I discovered that the Grootriver Mouth was blocked while entering the valley due to the visible high water level, and suggested that we rather move our starting point to the mouth in order to avoid the high lagoon water level on the east side of the lagoon.
Fortunately, the weather was fine but cool, excellent for hiking. We crossed the Groot River mouth on a sandbank and climbed Pig’s Head for our morning break enjoying the ever-beautiful view over Nature’s Valley and the lagoon.

Thereafter we proceeded through the fynbos and indigenous forest to the Kovie settlement, and then down to the coast. That area is densely overgrown but fortunately, I knew an easier access to the coast to reduce the bush whacking. I was very glad that the vegetation was now dry after yesterday’s rain, otherwise it would have been a very wet experience! Unfortunately, one of us sustained some injury and had to spend some blood in the bush whacking area.

We reached the Otter Trail around 13h00 and enjoyed the spectacular coastline with the last huts of the Otter Trail (Andre Huts) in the background.

As the South Easter wind increased, we went for a sheltered spot with a view for our lunch break.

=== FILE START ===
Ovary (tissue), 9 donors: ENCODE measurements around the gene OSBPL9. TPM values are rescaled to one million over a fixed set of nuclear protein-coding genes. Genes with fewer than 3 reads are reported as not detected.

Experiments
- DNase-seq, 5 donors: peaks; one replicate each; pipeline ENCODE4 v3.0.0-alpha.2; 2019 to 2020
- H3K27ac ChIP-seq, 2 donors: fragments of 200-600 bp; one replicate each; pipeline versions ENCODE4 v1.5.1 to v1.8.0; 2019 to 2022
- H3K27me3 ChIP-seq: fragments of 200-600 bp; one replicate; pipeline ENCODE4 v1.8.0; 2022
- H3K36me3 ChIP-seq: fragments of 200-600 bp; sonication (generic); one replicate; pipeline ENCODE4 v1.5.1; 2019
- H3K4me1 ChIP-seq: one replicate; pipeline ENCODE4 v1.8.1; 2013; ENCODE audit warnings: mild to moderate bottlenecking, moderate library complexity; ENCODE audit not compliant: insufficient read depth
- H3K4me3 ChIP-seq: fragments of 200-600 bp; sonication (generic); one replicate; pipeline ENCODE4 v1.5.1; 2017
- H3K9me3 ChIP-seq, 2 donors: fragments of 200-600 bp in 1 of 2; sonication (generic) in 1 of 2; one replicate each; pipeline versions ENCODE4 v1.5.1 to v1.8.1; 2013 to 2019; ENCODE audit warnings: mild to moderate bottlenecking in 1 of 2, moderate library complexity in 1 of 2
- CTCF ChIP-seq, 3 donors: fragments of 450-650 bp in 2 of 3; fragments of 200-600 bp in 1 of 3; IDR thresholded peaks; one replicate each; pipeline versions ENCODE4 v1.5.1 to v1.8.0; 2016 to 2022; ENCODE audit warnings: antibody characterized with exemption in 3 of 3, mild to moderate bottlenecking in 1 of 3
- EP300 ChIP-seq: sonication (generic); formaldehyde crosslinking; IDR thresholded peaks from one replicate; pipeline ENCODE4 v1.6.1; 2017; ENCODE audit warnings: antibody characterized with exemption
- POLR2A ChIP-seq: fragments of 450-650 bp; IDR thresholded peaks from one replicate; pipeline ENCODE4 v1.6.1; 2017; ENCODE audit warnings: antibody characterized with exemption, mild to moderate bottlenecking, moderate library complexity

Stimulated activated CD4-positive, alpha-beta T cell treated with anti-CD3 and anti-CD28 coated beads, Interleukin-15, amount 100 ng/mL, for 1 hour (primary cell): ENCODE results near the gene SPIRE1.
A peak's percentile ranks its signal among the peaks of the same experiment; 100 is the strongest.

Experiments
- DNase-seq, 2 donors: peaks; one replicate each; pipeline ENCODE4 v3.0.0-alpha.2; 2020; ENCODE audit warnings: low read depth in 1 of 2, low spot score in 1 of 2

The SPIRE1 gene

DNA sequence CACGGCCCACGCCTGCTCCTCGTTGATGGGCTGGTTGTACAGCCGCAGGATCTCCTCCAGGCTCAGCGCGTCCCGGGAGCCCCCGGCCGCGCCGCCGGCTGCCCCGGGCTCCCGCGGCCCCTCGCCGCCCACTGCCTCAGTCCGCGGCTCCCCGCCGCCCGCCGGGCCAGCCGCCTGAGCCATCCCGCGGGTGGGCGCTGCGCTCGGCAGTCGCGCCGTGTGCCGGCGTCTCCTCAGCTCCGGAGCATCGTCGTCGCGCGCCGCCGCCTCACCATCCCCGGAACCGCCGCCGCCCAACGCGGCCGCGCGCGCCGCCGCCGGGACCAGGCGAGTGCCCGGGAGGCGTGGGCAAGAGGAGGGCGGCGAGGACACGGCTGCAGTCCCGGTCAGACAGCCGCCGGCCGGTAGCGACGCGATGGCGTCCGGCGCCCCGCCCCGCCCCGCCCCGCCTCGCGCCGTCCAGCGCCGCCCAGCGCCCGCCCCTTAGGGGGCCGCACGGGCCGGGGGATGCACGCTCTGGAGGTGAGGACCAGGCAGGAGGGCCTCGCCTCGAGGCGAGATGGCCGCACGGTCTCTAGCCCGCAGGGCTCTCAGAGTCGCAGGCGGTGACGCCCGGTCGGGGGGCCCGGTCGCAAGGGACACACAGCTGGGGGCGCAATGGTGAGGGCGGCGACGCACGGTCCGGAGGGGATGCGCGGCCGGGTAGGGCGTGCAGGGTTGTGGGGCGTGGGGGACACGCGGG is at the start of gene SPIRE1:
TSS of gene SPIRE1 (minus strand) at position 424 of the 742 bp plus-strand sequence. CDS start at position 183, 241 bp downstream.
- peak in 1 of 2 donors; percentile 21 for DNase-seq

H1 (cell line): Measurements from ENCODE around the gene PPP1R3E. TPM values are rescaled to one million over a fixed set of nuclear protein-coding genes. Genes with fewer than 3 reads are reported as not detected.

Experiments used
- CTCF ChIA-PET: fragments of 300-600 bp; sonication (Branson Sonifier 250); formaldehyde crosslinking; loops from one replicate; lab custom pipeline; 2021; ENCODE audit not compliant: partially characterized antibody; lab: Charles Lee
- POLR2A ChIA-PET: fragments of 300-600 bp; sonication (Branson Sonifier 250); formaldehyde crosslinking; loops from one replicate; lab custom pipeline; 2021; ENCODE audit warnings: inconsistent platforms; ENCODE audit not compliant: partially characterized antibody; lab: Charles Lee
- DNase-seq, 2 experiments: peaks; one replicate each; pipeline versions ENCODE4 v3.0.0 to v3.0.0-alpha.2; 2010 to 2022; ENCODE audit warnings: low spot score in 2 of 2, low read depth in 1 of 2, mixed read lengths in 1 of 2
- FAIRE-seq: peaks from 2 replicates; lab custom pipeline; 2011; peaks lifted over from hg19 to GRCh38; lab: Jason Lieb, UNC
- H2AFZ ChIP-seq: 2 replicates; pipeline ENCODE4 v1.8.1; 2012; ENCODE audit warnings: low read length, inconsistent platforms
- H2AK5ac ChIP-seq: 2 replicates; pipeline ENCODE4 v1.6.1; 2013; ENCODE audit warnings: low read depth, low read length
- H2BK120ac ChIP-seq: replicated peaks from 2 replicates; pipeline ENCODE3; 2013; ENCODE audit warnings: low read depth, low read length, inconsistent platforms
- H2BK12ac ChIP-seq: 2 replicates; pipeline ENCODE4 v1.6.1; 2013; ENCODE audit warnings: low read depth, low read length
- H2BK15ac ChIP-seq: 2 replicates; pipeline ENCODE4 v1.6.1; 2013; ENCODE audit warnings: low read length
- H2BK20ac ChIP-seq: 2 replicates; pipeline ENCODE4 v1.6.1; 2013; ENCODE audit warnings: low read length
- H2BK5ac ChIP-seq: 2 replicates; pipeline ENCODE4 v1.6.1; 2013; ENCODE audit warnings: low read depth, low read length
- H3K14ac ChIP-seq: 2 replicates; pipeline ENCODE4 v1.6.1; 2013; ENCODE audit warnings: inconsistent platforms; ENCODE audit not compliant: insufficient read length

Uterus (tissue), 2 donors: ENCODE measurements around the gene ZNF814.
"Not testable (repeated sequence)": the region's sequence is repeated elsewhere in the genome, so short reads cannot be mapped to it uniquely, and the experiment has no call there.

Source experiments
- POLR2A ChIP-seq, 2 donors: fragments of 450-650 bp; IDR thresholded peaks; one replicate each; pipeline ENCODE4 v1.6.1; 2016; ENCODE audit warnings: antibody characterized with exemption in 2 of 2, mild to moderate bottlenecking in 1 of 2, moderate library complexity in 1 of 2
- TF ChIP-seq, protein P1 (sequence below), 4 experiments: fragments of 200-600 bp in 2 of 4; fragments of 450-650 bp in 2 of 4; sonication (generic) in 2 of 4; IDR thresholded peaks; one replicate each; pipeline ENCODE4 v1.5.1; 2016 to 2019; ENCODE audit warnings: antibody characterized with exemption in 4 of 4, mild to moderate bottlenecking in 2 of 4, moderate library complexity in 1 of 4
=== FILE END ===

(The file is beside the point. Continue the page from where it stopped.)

After that it is fairly easy going (about 5 km) with beautiful scenery along the rugged cliffs to Nature’s Valley.
We had a short stop on top of the escarpment before descending to the beach. We were still able to cross the river with our shoes on in spite of the high spring tide.

Hoping to see more of you next time!

Hans van Ameyde (meet leader)

The weekend of 9 – 11 March saw Greg leading a climbing meet at Pinnacle Gorge and me doing the hiking option up Cockscomb.

Ed and Charles opted to leave Knysna at some ungodly hour on Saturday for a 7 am start. They would have been on time but for one misdirection into the farmer’s homestead road.

The 5 hikers on the day were Greg and Janet Moore, Ed Shuttleworth, Charles Smith and Cheryl Devine (leader).

The trek starts from the cottage, where there are several tracks leading up to a break in the rock band, near the crest of the hill. The path then follows the farmer’s fence for some way. The path is rocky but easy to follow, with the very impressive Pinnacle Gorge on your left. At some stage you cross over the fence and the walk from then on is forever upward. After about two hours of steady plodding you traverse around to the left, to a rising traverse line up to the base of the summit peak.

It was never Janet’s intention to do the scramble to the summit, so she waited in the shade, for our safe return.